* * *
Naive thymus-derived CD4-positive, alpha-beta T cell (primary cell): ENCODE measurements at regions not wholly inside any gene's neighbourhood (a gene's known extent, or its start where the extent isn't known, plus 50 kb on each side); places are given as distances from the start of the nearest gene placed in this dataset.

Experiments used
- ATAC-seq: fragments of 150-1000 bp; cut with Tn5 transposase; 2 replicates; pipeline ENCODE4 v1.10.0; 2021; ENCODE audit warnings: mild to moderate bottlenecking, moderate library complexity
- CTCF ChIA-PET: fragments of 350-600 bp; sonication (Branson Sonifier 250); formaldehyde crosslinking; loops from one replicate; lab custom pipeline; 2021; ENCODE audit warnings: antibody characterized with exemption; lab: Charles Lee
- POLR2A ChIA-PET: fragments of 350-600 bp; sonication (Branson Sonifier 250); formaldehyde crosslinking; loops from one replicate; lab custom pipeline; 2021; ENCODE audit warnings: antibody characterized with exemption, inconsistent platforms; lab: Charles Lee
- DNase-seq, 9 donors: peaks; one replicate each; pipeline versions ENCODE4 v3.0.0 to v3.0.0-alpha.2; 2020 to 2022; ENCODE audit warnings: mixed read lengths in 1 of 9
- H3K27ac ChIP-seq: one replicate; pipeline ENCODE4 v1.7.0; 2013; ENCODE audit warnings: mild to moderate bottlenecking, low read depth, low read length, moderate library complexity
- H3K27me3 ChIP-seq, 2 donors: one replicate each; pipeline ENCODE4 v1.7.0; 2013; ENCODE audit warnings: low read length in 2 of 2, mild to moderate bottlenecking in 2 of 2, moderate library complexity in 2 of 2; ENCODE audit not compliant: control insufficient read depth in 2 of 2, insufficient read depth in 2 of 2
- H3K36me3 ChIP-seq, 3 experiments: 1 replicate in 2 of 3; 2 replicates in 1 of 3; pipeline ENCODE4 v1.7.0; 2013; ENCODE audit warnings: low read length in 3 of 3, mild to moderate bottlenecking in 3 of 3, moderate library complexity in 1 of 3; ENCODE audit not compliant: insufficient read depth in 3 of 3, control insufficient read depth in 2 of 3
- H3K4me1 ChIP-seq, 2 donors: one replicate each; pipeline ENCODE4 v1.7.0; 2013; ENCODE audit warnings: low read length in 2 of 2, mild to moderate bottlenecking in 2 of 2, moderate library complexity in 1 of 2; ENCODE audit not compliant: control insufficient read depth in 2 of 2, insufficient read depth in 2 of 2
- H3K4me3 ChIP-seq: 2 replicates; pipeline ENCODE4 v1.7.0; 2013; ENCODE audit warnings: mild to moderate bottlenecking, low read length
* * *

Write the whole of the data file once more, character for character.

Naive thymus-derived CD4-positive, alpha-beta T cell (primary cell): ENCODE measurements at regions not wholly inside any gene's neighbourhood (a gene's known extent, or its start where the extent isn't known, plus 50 kb on each side); places are given as distances from the start of the nearest gene placed in this dataset.

Experiments used
- ATAC-seq: fragments of 150-1000 bp; cut with Tn5 transposase; 2 replicates; pipeline ENCODE4 v1.10.0; 2021; ENCODE audit warnings: mild to moderate bottlenecking, moderate library complexity
- CTCF ChIA-PET: fragments of 350-600 bp; sonication (Branson Sonifier 250); formaldehyde crosslinking; loops from one replicate; lab custom pipeline; 2021; ENCODE audit warnings: antibody characterized with exemption; lab: Charles Lee
- POLR2A ChIA-PET: fragments of 350-600 bp; sonication (Branson Sonifier 250); formaldehyde crosslinking; loops from one replicate; lab custom pipeline; 2021; ENCODE audit warnings: antibody characterized with exemption, inconsistent platforms; lab: Charles Lee
- DNase-seq, 9 donors: peaks; one replicate each; pipeline versions ENCODE4 v3.0.0 to v3.0.0-alpha.2; 2020 to 2022; ENCODE audit warnings: mixed read lengths in 1 of 9
- H3K27ac ChIP-seq: one replicate; pipeline ENCODE4 v1.7.0; 2013; ENCODE audit warnings: mild to moderate bottlenecking, low read depth, low read length, moderate library complexity
- H3K27me3 ChIP-seq, 2 donors: one replicate each; pipeline ENCODE4 v1.7.0; 2013; ENCODE audit warnings: low read length in 2 of 2, mild to moderate bottlenecking in 2 of 2, moderate library complexity in 2 of 2; ENCODE audit not compliant: control insufficient read depth in 2 of 2, insufficient read depth in 2 of 2
- H3K36me3 ChIP-seq, 3 experiments: 1 replicate in 2 of 3; 2 replicates in 1 of 3; pipeline ENCODE4 v1.7.0; 2013; ENCODE audit warnings: low read length in 3 of 3, mild to moderate bottlenecking in 3 of 3, moderate library complexity in 1 of 3; ENCODE audit not compliant: insufficient read depth in 3 of 3, control insufficient read depth in 2 of 3
- H3K4me1 ChIP-seq, 2 donors: one replicate each; pipeline ENCODE4 v1.7.0; 2013; ENCODE audit warnings: low read length in 2 of 2, mild to moderate bottlenecking in 2 of 2, moderate library complexity in 1 of 2; ENCODE audit not compliant: control insufficient read depth in 2 of 2, insufficient read depth in 2 of 2
- H3K4me3 ChIP-seq: 2 replicates; pipeline ENCODE4 v1.7.0; 2013; ENCODE audit warnings: mild to moderate bottlenecking, low read length